I wish every aspiring writer would read, study and discuss this article because–in my view–if they fail to deal actively with the places where their stories are set, they will forever remain aspiring and never emerging.

Percy says that some aspiring writers are vague about place–or perhaps, too lazy to consider it–because they want readers to think their stories and novels could have happened anywhere. I agree with Percy when he says, “huh?” Stories don’t happen in nowheresville; they happen at specific places, and if you handle them well, the reader will still see that those stories have universality running through them from start to finish.

There's a lot going in in this busy street scene from the style of the buildings, to the trees, to the people and their conversations. What a shame to miss it by not showing it to the reader.

There’s a lot going in in this busy street scene from the style of the buildings, to the trees, to the people and their conversations. What a shame to miss it by not showing it to the reader.

I noticed this article because I feel strongly about the statement “place matters.” Percy has done too good a job with this feature article for me to try an sum it up in a post. But here are two things that stand out–possibly not the two things he would pick, but so it goes:

  1. Never start a story with dialogue. Yes, that can work. Usually it doesn’t. Why not? Because the voices doing the talking aren’t anywhere–words out of the fog in no room or house or field or forest. When you do this, the reader is lost, and s/he remains lost until you finally deign to say where the conversation is happening.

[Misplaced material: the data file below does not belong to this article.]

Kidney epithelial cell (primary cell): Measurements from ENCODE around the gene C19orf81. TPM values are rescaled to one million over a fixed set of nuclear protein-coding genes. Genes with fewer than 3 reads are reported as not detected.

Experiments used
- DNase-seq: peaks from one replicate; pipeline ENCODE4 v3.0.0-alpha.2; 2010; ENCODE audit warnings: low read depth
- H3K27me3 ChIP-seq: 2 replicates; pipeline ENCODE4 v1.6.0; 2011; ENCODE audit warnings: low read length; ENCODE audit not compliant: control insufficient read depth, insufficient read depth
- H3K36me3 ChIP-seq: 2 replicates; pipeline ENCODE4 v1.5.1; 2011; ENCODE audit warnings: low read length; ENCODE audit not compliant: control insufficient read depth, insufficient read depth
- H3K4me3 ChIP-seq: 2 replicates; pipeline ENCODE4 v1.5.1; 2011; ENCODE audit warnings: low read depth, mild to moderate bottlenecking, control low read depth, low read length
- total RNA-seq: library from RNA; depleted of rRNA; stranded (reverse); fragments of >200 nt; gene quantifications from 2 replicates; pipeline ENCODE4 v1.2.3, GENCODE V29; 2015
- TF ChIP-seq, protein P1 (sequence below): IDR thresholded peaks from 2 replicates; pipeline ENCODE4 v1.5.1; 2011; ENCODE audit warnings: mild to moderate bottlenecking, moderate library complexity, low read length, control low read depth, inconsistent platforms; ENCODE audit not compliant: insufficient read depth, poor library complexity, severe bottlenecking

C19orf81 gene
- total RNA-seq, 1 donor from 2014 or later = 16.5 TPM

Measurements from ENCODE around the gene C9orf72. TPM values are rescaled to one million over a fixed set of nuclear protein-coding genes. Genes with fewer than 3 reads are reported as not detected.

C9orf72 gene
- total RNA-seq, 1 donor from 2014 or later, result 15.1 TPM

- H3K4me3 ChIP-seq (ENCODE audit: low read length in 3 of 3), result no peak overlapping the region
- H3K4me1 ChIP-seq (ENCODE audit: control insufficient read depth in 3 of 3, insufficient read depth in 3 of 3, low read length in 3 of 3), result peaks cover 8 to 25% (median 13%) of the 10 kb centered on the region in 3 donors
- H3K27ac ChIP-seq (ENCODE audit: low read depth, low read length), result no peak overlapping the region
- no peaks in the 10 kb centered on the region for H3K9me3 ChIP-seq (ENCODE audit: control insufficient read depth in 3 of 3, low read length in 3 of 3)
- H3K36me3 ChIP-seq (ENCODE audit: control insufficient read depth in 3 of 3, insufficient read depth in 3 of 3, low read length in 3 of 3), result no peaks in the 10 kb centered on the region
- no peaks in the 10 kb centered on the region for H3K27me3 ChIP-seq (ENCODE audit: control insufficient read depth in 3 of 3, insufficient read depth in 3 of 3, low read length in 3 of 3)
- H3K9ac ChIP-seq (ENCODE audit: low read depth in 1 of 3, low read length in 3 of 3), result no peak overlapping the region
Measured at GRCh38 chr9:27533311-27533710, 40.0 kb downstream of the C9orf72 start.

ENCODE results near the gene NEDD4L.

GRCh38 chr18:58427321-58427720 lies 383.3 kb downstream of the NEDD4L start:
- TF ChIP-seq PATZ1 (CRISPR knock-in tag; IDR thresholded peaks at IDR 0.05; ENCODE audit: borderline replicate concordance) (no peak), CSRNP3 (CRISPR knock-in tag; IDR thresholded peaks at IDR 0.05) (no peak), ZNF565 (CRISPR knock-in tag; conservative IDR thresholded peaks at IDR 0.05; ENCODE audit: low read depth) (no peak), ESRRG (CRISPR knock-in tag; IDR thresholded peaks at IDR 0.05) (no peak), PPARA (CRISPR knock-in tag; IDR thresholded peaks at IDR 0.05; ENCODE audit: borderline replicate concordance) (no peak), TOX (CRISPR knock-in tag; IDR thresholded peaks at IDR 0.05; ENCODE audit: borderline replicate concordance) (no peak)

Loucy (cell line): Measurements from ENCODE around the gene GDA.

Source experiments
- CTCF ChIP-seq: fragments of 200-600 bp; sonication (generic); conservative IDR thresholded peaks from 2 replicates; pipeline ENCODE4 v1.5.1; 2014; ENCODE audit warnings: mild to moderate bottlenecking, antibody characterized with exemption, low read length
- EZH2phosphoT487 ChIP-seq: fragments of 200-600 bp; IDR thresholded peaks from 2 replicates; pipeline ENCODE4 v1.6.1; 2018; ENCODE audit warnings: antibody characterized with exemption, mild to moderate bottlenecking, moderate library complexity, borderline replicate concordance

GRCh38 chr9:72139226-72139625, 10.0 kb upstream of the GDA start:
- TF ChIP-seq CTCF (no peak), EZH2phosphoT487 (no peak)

2. Place–in modern stories and novels–isn’t a dry recitation of facts. Some readers say they only scan descriptive text (especially in the older novels we were assigned to read in high school) because nothing’s happening. The way to “fix this” is to show movement, characters or natural phenomena, so that something is always happening there.

I’ve approached this in multiple ways in my Florida Folk Magic Series. People move through places, talk about places, fight strange weather in places, talk about the magic lurking in places, and live in places that look one way and not any other way and go about their day to day activities in a setting rather than on a blank slate. When people talk, they might be sitting on a sofa on the back porch, spitting tobacco juice into the back yard, listening to the creek or throwing things off the bridge over the creek. They exist in a place the reader comes to know well.

Percy quotes a favorite passage of mine from the Great Gatsby to show that the description of a place can have activity and movement, a style that’s certainly more interesting than saying a room had some chairs and windows in it: